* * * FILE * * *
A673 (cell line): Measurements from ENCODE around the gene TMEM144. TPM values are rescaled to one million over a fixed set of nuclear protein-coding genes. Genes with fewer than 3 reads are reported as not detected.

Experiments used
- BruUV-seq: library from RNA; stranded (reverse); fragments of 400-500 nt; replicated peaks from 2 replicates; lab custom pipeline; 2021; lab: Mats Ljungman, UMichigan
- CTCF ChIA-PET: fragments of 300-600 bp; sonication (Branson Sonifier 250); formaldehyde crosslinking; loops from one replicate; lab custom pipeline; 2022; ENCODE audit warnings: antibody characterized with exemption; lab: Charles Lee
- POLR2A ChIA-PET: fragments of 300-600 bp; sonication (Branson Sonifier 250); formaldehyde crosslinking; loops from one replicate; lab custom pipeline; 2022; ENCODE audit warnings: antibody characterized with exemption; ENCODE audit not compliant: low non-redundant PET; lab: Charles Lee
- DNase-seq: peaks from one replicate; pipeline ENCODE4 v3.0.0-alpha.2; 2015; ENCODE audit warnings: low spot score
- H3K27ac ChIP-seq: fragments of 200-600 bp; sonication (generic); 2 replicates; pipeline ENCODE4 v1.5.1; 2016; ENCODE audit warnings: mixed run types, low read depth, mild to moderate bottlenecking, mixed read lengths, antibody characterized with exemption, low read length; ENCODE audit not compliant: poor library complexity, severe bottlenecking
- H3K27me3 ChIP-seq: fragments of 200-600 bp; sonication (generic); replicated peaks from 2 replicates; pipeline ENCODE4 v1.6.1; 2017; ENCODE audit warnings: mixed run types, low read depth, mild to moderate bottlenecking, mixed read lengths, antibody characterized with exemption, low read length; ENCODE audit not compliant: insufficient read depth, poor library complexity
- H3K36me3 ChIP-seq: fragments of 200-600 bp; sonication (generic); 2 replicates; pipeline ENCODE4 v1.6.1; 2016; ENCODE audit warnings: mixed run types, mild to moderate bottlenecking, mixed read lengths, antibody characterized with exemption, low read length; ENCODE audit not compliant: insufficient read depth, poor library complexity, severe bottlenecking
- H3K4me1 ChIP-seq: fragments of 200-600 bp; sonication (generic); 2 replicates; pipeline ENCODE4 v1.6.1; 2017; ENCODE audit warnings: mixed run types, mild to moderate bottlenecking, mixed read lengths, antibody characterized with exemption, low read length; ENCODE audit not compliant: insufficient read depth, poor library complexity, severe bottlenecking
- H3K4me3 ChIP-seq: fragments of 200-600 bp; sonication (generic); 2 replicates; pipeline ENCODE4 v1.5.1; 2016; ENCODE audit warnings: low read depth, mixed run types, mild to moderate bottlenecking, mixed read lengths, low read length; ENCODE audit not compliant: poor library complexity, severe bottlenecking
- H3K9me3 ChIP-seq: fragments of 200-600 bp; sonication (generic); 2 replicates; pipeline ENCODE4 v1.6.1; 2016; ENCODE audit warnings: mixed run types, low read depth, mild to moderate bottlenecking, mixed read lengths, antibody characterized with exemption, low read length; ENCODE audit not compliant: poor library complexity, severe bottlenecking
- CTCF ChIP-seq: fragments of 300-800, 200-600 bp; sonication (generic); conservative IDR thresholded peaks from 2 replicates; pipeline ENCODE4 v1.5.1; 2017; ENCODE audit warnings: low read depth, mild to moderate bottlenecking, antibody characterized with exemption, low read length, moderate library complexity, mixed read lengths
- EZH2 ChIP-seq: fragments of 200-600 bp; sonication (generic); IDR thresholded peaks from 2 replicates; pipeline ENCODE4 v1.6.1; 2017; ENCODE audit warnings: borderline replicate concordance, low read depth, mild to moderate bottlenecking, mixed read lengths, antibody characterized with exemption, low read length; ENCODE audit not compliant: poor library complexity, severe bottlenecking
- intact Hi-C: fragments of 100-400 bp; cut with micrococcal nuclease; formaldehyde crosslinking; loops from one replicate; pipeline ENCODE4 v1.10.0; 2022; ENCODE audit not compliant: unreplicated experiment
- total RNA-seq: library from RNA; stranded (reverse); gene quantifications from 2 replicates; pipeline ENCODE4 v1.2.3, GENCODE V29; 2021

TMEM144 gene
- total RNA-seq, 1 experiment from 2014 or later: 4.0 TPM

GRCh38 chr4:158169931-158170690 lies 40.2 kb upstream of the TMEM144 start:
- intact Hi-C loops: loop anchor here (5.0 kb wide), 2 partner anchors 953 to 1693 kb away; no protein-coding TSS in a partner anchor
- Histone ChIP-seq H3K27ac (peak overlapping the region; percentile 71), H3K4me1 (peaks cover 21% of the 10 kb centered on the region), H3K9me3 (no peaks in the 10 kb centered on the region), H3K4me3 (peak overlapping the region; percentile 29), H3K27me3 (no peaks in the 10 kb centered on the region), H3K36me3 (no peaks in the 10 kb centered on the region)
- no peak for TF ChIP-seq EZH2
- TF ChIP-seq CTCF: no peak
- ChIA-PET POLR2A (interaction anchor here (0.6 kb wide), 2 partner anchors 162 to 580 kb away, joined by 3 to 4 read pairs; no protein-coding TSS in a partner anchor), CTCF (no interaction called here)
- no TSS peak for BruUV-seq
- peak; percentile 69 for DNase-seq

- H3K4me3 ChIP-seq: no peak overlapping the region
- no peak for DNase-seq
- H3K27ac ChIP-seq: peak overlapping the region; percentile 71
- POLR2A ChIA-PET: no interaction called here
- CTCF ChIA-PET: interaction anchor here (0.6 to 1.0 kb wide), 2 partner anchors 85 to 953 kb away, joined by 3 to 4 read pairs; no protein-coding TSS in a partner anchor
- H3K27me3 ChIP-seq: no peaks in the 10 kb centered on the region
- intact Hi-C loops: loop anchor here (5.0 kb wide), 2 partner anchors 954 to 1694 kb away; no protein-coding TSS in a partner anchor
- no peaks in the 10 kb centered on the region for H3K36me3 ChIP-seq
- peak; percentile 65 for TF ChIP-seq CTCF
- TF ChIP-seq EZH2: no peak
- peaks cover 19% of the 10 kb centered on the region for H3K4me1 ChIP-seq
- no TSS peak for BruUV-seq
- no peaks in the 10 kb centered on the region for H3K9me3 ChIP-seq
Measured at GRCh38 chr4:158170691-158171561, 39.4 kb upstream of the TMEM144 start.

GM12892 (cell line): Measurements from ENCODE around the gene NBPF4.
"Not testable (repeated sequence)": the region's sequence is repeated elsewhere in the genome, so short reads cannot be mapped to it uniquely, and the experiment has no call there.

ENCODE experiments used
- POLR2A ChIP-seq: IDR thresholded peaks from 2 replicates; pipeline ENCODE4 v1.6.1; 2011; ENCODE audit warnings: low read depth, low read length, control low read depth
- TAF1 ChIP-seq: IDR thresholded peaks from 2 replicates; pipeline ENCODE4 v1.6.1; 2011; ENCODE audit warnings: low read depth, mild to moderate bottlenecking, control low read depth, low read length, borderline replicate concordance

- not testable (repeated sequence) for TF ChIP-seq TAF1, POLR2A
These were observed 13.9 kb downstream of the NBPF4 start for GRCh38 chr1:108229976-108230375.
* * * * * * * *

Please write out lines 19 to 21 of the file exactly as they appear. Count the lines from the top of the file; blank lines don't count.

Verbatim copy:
GRCh38 chr4:158169931-158170690 lies 40.2 kb upstream of the TMEM144 start:
- intact Hi-C loops: loop anchor here (5.0 kb wide), 2 partner anchors 953 to 1693 kb away; no protein-coding TSS in a partner anchor
- Histone ChIP-seq H3K27ac (peak overlapping the region; percentile 71), H3K4me1 (peaks cover 21% of the 10 kb centered on the region), H3K9me3 (no peaks in the 10 kb centered on the region), H3K4me3 (peak overlapping the region; percentile 29), H3K27me3 (no peaks in the 10 kb centered on the region), H3K36me3 (no peaks in the 10 kb centered on the region)